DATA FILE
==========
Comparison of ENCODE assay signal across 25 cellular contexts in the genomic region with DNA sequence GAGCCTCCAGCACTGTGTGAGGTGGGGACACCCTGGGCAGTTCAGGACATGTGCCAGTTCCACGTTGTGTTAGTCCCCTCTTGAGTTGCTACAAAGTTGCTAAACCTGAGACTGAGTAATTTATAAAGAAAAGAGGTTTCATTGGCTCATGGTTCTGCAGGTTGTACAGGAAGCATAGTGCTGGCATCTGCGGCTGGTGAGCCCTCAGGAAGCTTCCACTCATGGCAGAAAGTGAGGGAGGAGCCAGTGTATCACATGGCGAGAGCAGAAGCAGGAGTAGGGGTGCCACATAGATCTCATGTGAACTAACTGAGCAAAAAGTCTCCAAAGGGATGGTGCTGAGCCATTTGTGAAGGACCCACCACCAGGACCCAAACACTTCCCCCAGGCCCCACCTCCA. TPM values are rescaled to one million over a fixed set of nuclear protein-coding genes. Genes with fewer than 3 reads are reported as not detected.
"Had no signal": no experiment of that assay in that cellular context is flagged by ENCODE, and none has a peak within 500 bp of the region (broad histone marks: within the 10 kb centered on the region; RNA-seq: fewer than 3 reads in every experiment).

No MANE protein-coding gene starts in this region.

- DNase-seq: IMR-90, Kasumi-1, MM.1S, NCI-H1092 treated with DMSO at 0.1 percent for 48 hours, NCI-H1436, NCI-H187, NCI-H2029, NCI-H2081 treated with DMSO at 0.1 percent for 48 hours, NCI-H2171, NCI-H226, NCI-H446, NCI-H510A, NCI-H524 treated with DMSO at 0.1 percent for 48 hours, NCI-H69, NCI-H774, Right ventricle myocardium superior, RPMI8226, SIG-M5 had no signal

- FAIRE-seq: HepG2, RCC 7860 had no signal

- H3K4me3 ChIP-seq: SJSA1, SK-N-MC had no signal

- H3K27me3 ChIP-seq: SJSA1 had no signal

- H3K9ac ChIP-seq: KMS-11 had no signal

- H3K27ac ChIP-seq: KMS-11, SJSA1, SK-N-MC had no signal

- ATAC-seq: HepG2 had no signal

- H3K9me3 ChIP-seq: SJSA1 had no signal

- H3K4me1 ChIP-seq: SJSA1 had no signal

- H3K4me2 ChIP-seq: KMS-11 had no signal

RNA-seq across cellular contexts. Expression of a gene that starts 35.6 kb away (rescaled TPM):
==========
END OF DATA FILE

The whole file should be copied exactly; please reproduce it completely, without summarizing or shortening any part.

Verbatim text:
Comparison of ENCODE assay signal across 25 cellular contexts in the genomic region with DNA sequence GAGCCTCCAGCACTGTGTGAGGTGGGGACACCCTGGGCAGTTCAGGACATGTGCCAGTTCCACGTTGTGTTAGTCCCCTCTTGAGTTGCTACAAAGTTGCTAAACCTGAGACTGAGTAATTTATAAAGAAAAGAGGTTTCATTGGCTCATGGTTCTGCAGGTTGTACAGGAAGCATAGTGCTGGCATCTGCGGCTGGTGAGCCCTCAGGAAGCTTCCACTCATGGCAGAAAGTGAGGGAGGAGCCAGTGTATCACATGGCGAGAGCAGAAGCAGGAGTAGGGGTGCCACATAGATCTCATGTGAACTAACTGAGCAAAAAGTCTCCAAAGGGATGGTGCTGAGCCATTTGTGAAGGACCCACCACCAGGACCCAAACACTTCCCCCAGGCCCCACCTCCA. TPM values are rescaled to one million over a fixed set of nuclear protein-coding genes. Genes with fewer than 3 reads are reported as not detected.
"Had no signal": no experiment of that assay in that cellular context is flagged by ENCODE, and none has a peak within 500 bp of the region (broad histone marks: within the 10 kb centered on the region; RNA-seq: fewer than 3 reads in every experiment).

No MANE protein-coding gene starts in this region.

- DNase-seq: IMR-90, Kasumi-1, MM.1S, NCI-H1092 treated with DMSO at 0.1 percent for 48 hours, NCI-H1436, NCI-H187, NCI-H2029, NCI-H2081 treated with DMSO at 0.1 percent for 48 hours, NCI-H2171, NCI-H226, NCI-H446, NCI-H510A, NCI-H524 treated with DMSO at 0.1 percent for 48 hours, NCI-H69, NCI-H774, Right ventricle myocardium superior, RPMI8226, SIG-M5 had no signal

- FAIRE-seq: HepG2, RCC 7860 had no signal

- H3K4me3 ChIP-seq: SJSA1, SK-N-MC had no signal

- H3K27me3 ChIP-seq: SJSA1 had no signal

- H3K9ac ChIP-seq: KMS-11 had no signal

- H3K27ac ChIP-seq: KMS-11, SJSA1, SK-N-MC had no signal

- ATAC-seq: HepG2 had no signal

- H3K9me3 ChIP-seq: SJSA1 had no signal

- H3K4me1 ChIP-seq: SJSA1 had no signal

- H3K4me2 ChIP-seq: KMS-11 had no signal

RNA-seq across cellular contexts. Expression of a gene that starts 35.6 kb away (rescaled TPM):